After you set up the above, you can send emails to your Google App Engine web app using its special address:

Now that you have a web app, there’s much more you can do beyond handling emails. It opens up a couple more opportunities for your home automation. E.g.:

  • Use this web app as a trusted HTTP server that your smart devices can fetch instructions from
  • Use this web app to serve a web GUI for your devices/projects
  • Use this web app (which supports HTTPS) to authenticate users and securely control your smart devices

Give it a go. I think the code I gave you above should work. If I missed something, please let me know at aaron@secretsciencelab.com. Happy hacking!

How to teach Spyno to spy on (almost) anything

Spyno likes JSON. It’s a JSONivore. So when you make a Spyno agent, you need to feed it a source URL in JSON format.

But what if you want to spy on things that are not in JSON? No worries. We have two tricks:

Trick 1. Yahoo Query Language YQL free service

“Use YQL to convert XML to JSON & vice versa. Access atom, rss, micro formats and more. You can even load CSV files from anywhere.”

So whether your favorite site is in RSS or XML, no problem. Just send it to Google Feed to transform it to JSON.

For example, say one of your guilty pleasures is Perez Hilton (don’t ask):

  1. Find the RSS feed URL (E.g., http://i.perezhilton.com/?feed=rss2)
  2. Drop the following query into this YQL form:

  3. That returns you the following Endpoint, which you can copy-paste into Spyno

Trick 2. Google Feed API

“With the Feed API you can download any public Atom, RSS, or Media RSS feed using only JavaScript, so you can easily mash up feeds with your content and other APIs.”

Trick 3. Kimonolabs API

Kimono is like the Swiss Army kitchen sink that turns any website into a JSON feed. It’s designed for scraping websites. But what’s special about it is that you can teach it what you want scraped. All you have to do is open the website you’re interested in using Kimono, then click elements on the page you want:

And these two tricks are about all you need to make JSON feeds for your new Spyno Agent.

Happy scraping, Spyno trainers!

How to view Spyno from anywhere

When you’re on your PC, open Spyno by clicking on him at the top right of Chrome:



But what if you’re not at your PC? Visit your Public URL, of course!

Here’s how you get the Public URL for your Spyno page:

  1. Type chrome://extensions in your Chrome’s address bar. Hit Enter.
  2. Visit Spyno’s options page
  3. Click


  4. Scroll to the bottom. Click “Get code”:


  5. Sign in with Google and you’ll see this:
    Code Page

    The link marked (1) is your public URL. Send that to your phone to view Spyno from your phone. Copy the code marked (2) to your PC’s Spyno option page. Spyno uses that code to update your public page.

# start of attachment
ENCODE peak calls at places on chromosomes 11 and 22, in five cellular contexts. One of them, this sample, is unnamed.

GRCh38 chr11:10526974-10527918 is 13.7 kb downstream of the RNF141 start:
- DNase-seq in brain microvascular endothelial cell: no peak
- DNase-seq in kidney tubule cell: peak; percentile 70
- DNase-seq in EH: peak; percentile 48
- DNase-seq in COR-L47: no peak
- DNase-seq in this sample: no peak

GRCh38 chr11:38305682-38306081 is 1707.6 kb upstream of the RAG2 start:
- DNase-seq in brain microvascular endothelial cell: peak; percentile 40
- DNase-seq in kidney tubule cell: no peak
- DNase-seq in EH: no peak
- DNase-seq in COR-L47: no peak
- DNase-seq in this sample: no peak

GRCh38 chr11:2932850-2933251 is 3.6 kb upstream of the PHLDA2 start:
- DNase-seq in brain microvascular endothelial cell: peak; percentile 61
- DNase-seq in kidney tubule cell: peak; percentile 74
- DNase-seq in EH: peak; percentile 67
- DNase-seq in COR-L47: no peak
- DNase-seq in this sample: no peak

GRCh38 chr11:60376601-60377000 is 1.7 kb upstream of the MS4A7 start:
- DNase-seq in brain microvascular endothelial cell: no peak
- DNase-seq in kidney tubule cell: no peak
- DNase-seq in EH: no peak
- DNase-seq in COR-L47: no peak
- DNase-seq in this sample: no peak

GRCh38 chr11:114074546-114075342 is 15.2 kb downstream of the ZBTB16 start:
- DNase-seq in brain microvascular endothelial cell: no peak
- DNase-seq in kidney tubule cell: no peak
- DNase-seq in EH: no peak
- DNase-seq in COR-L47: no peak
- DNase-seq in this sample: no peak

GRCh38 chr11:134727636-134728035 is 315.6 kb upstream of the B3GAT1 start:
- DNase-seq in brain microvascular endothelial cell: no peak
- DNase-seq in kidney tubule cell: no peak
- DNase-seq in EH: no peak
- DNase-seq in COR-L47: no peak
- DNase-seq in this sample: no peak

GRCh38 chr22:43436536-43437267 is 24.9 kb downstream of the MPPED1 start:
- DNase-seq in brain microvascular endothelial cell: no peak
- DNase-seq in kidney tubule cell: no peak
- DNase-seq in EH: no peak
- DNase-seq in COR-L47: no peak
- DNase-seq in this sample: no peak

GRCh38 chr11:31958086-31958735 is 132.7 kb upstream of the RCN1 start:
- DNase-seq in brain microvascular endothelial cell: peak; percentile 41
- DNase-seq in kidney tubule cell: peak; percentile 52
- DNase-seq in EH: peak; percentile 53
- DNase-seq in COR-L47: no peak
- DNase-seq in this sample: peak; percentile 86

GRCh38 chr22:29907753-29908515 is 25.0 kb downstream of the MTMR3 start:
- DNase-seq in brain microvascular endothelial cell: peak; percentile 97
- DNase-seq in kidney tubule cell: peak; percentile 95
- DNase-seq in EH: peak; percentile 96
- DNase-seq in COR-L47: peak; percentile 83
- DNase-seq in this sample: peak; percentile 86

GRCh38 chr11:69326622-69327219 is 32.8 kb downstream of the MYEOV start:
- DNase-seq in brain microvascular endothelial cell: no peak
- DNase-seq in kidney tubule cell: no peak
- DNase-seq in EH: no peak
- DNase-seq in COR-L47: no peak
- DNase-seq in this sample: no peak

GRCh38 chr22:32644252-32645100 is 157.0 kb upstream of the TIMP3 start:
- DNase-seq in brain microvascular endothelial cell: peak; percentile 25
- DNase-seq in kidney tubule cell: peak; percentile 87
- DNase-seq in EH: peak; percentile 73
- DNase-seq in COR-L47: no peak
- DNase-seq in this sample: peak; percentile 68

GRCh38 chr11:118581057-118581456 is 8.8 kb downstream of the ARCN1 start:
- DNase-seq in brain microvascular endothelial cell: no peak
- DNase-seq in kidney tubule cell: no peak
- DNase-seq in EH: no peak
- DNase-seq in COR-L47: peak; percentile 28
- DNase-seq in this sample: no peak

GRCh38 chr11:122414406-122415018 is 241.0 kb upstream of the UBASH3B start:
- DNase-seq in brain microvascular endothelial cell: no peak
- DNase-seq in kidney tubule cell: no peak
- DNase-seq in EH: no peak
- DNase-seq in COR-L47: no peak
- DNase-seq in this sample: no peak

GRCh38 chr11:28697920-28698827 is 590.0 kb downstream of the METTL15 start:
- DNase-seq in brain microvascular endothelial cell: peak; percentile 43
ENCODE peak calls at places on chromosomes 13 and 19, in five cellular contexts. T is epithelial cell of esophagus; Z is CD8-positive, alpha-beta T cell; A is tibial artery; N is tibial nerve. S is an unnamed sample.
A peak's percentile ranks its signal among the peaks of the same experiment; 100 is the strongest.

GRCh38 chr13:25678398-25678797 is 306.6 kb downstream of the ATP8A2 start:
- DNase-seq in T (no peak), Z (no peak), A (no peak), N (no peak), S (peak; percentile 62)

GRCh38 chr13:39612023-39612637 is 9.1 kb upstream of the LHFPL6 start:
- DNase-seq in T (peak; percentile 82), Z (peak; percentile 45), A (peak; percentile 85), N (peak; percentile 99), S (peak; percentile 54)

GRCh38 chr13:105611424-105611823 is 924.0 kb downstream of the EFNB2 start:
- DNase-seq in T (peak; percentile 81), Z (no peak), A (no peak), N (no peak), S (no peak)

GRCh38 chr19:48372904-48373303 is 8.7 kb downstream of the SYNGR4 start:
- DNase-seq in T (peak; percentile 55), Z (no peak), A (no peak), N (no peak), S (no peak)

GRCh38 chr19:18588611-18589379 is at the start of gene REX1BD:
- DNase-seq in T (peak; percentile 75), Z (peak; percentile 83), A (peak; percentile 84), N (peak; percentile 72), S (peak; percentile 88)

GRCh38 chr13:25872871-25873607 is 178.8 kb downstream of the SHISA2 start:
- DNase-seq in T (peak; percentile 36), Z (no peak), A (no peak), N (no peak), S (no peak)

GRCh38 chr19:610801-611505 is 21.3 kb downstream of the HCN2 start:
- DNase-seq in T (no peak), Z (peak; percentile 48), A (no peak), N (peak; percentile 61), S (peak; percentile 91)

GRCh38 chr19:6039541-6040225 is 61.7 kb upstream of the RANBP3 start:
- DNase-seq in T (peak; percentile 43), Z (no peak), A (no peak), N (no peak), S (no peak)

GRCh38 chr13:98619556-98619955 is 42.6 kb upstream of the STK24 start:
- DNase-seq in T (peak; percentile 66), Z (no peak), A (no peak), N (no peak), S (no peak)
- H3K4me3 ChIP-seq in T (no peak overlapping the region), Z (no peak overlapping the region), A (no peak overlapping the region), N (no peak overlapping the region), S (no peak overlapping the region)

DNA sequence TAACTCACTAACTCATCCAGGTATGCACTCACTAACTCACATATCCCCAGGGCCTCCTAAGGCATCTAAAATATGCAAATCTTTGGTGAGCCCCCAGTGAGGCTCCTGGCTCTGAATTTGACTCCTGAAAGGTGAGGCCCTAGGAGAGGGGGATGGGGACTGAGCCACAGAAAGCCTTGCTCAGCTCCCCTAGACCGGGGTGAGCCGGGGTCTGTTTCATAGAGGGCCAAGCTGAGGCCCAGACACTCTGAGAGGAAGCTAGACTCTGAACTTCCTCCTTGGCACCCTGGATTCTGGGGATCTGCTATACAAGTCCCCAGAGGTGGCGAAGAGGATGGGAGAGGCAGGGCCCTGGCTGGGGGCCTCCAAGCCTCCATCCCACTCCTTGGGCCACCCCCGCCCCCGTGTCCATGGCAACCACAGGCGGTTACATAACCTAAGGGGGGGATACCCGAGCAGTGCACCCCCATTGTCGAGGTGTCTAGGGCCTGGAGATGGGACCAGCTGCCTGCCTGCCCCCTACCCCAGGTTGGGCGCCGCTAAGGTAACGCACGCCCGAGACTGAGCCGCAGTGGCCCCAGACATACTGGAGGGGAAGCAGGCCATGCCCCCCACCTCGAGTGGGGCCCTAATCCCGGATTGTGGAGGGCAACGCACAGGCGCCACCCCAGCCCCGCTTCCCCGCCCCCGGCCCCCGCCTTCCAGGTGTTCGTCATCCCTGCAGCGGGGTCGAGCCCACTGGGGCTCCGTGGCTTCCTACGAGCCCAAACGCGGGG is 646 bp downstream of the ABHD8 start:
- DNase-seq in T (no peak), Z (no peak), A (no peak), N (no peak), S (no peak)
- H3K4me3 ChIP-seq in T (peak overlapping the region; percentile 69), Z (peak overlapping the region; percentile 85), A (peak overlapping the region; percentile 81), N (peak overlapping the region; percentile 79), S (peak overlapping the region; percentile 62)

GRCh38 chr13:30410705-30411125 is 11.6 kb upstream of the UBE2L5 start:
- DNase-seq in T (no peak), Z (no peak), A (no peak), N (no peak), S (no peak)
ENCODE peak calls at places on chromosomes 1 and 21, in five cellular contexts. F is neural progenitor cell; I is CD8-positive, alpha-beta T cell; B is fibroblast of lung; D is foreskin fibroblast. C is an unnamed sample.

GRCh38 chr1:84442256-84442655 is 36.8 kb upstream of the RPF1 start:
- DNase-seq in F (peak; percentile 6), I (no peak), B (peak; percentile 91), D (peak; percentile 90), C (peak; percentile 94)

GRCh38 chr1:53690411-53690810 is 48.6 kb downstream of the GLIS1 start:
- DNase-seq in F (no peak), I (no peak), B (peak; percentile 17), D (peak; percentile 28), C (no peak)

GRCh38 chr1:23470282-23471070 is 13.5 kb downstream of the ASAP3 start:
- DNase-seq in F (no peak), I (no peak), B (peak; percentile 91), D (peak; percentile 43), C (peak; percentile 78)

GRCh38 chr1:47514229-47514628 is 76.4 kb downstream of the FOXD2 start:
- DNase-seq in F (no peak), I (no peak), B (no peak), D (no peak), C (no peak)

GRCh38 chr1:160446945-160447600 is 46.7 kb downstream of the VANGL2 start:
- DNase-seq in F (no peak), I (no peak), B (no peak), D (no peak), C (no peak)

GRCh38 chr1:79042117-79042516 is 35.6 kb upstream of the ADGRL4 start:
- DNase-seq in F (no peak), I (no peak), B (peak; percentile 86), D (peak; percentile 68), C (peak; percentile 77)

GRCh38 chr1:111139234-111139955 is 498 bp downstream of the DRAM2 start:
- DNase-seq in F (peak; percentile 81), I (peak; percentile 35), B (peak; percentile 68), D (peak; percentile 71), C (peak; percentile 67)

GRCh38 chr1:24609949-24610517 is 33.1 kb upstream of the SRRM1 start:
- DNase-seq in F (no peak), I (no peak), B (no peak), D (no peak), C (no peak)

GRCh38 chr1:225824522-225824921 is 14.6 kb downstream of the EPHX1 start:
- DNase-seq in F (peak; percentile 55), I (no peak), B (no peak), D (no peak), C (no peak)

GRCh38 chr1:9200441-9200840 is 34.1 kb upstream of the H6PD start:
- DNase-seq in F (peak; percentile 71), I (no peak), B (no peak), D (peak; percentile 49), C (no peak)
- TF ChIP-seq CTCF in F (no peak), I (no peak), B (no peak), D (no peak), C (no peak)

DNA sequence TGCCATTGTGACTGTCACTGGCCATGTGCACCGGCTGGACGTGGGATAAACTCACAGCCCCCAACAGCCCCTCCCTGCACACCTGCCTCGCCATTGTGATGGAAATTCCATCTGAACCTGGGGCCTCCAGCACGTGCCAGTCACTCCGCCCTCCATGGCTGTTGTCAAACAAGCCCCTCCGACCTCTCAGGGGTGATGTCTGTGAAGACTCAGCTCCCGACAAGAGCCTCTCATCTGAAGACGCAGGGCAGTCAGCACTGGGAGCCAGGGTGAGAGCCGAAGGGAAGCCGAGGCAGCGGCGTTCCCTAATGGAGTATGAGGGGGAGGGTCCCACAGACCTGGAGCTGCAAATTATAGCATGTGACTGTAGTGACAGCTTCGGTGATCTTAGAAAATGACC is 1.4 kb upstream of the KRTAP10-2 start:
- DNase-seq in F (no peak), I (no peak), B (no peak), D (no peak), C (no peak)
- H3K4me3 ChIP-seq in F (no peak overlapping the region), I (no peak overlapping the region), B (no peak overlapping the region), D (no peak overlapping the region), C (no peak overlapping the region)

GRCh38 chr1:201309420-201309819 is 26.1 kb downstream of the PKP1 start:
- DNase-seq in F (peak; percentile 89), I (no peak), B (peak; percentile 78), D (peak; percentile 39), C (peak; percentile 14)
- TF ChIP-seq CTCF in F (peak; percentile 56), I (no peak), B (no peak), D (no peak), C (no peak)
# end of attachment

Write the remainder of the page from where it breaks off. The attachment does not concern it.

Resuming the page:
Paste your code here and click Save

    Paste your code here and click Save

  6. Ta-da!

Now you can take Spyno with you anywhere.

Next: How to teach Spyno to spy on (almost) anything

Secret Spyno: How to customize your Spyno page layout

Spyno Agents appear in columns, like a newspaper. The number of columns you see depends on the width of your screen. Agents are drawn left to right until the edge of the screen. Then they continue on the left in the next row, like a typewriter.


1 | 2 | 3 | 4
5 | 6 | 7 | 8
9 |

To control the order in which your Agents are drawn, edit the Layout in the options page. Layout takes 2 formats:

1) a list

2) a list of tabs

Make your own Spyno page

This is what the tabs layout above gives

Tip: Spacers

Sometimes you’ll find that some columns end up longer than others. You may add “Spacer” agents to skip long columns. Just add a “spacer” in the layout like I did in the tabs example above.

Next: How to view your public Spyno page from anywhere

Secret Spyno: How to add a new agent

Your Spyno Agents do all the work, so you don’t have to. Train agents for each website you want to gather information from. You tell each agent what information to grab, as well as how to present the information to you. Here’s how…

  1. Visit in Chrome’s address bar
  2. Click

    Open the options page

  3. You'll see this Spyno options page

    You’ll see this Spyno options page

  4. Scroll to the bottom and click in the box for "Add New Agent"

    Scroll to the bottom and click in the box for “Add New Agent”

Agent example (options explained below):

Line 2 name: unique name for your Spyno agent (required)
Line 4 periodInMinutes: how often you would like Spyno to fetch from the source URL
Line 6 url: the source URL that has the info you want Spyno to fetch
Line 7 extract: this section tells Spyno what info to grab and how you want it presented
Line 8 root: JSONPath to the list of records you’re interested in
Line 9 fields: JSONPath to the fields you’re interested in, and what name you want to give them
Line 14 template: Handlebars template to tell Spyno how to draw the info you fetched. Spyno automatically packages your info into a list of “rows”, so your template should always have

You may include any html in your template, including ‹style›. E.g.,

Next: How to design a layout for your Spyno page